Shortly after leaving the house with my son one day on the way to whatever they call the dental guy who does root canals, we passed two men pushing a car off the road toward the entrance to a store parking lot—a car that had obviously gotten to that unfortunate state of not working.
As we got closer, my son asked, “Should we stop and help?”
My response was “We have an appointment to get to.”
It was an honest response, and any suspicion about the sincerity of my sense of obligation to be on time to an appointment that was to serve up pain, and to an office that was likely to keep me waiting upon arrival anyway, is misplaced.
Having been raised in the military, I have always had to my children’s shame, a keen sense of duty to be on time.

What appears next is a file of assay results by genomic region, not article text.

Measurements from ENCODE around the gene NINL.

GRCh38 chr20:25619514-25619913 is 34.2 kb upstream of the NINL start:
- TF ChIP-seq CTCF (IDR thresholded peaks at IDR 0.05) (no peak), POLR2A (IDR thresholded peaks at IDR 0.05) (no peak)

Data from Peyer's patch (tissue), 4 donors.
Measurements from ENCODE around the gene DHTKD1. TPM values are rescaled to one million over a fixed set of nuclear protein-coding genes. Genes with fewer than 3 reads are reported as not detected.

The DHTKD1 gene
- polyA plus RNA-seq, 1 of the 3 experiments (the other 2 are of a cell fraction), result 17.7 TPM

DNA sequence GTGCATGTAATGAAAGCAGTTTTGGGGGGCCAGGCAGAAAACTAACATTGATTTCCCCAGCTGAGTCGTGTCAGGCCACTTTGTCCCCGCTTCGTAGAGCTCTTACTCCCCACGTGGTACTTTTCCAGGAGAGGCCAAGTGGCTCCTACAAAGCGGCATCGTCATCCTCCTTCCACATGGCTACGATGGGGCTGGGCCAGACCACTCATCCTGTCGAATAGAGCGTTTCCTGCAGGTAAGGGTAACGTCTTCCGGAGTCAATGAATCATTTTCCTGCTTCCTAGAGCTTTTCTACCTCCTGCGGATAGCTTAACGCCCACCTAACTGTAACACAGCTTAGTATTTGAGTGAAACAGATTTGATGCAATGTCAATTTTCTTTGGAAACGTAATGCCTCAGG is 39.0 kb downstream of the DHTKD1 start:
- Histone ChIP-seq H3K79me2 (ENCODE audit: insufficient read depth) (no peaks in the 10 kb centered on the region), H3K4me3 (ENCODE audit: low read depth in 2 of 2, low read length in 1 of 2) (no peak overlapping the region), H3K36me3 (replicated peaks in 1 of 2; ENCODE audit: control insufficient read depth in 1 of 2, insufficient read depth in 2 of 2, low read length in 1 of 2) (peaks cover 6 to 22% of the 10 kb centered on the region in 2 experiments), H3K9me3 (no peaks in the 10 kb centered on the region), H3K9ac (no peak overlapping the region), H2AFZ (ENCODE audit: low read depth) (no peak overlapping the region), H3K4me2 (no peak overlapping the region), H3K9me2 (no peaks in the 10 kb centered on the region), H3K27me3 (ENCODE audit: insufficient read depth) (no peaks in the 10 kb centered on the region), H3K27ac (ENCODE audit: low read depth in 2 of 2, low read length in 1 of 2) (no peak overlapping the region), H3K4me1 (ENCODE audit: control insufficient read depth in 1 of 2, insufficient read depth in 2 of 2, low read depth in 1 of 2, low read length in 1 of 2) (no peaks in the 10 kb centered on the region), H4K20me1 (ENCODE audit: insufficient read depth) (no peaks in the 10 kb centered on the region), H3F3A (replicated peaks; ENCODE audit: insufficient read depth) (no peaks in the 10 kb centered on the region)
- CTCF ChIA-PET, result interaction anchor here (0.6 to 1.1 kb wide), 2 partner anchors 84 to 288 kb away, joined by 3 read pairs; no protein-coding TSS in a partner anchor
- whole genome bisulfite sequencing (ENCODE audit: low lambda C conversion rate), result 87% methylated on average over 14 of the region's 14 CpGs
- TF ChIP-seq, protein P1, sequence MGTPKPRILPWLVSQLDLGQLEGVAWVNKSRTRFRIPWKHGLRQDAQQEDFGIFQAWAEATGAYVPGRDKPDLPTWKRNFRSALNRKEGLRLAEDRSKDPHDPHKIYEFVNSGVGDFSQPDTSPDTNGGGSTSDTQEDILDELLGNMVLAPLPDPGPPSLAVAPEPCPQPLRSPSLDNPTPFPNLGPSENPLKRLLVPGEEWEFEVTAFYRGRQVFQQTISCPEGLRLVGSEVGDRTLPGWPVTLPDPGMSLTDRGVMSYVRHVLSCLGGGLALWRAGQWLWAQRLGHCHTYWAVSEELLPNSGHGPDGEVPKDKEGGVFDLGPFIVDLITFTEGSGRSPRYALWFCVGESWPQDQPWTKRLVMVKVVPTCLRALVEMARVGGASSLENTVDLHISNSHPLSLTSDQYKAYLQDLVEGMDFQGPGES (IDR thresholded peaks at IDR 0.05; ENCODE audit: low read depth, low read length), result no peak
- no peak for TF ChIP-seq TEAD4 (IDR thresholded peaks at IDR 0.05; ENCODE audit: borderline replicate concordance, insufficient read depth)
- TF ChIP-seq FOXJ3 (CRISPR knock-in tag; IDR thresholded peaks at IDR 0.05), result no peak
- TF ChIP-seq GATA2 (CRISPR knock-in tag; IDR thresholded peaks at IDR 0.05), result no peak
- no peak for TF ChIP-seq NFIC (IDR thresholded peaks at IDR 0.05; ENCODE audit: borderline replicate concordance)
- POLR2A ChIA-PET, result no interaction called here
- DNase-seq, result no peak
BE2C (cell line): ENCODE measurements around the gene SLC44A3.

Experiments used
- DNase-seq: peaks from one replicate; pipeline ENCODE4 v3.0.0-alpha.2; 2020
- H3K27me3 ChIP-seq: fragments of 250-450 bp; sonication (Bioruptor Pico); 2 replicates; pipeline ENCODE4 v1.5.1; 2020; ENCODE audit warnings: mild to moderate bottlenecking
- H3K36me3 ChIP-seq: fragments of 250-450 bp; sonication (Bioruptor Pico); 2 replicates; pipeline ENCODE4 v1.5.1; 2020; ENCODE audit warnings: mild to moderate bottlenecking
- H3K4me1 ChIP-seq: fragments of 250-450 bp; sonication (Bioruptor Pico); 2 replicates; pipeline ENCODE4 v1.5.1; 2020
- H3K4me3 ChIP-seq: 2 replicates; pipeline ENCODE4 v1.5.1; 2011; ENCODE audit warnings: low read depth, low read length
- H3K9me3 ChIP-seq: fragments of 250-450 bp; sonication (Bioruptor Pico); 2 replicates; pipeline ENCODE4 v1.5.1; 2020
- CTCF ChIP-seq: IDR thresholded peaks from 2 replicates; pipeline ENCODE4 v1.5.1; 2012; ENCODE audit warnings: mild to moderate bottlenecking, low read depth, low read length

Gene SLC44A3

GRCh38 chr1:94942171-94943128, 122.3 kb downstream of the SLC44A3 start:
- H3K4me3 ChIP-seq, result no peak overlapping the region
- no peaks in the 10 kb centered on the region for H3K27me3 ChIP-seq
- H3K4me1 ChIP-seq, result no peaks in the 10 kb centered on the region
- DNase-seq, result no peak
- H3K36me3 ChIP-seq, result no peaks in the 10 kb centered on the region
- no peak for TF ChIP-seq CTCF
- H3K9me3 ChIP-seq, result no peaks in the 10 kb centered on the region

But should this necessarily take priority over helping others?
On the way home from the root canal in that groggy state that comes from the combination of shock and hydrocodone, I turned to my son and expressed appreciation for the immediate impulse he had shown to stop and help.
Do you have that immediate impulse to stop and help, or do seeming obligations, temporary inconveniences, cheap rationalizations, or even worse, disregard for the plight of others cause you to keep going past those in need?
Try deciding ahead of time, so that when the homeless man asks, or the stray dog crosses the highway, you have already worked out what you would do.